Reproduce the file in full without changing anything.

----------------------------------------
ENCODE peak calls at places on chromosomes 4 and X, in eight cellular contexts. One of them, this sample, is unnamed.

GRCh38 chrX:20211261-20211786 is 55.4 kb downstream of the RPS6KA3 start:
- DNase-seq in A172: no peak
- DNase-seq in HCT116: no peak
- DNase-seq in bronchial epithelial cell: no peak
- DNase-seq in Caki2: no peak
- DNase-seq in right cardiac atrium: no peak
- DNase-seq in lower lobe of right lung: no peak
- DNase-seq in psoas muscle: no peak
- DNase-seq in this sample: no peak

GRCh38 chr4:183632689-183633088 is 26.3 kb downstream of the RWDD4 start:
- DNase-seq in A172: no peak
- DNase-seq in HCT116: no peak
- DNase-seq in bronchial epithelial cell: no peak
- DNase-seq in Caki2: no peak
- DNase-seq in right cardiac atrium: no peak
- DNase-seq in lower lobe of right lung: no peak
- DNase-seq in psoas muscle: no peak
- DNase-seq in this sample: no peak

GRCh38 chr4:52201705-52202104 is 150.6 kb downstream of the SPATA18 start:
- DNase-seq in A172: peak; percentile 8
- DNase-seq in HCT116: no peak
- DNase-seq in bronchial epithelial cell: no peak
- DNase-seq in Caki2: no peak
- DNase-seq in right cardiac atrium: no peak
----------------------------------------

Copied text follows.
ENCODE peak calls at places on chromosomes 4 and X, in eight cellular contexts. One of them, this sample, is unnamed.

GRCh38 chrX:20211261-20211786 is 55.4 kb downstream of the RPS6KA3 start:
- DNase-seq in A172: no peak
- DNase-seq in HCT116: no peak
- DNase-seq in bronchial epithelial cell: no peak
- DNase-seq in Caki2: no peak
- DNase-seq in right cardiac atrium: no peak
- DNase-seq in lower lobe of right lung: no peak
- DNase-seq in psoas muscle: no peak
- DNase-seq in this sample: no peak

GRCh38 chr4:183632689-183633088 is 26.3 kb downstream of the RWDD4 start:
- DNase-seq in A172: no peak
- DNase-seq in HCT116: no peak
- DNase-seq in bronchial epithelial cell: no peak
- DNase-seq in Caki2: no peak
- DNase-seq in right cardiac atrium: no peak
- DNase-seq in lower lobe of right lung: no peak
- DNase-seq in psoas muscle: no peak
- DNase-seq in this sample: no peak

GRCh38 chr4:52201705-52202104 is 150.6 kb downstream of the SPATA18 start:
- DNase-seq in A172: peak; percentile 8
- DNase-seq in HCT116: no peak
- DNase-seq in bronchial epithelial cell: no peak
- DNase-seq in Caki2: no peak
- DNase-seq in right cardiac atrium: no peak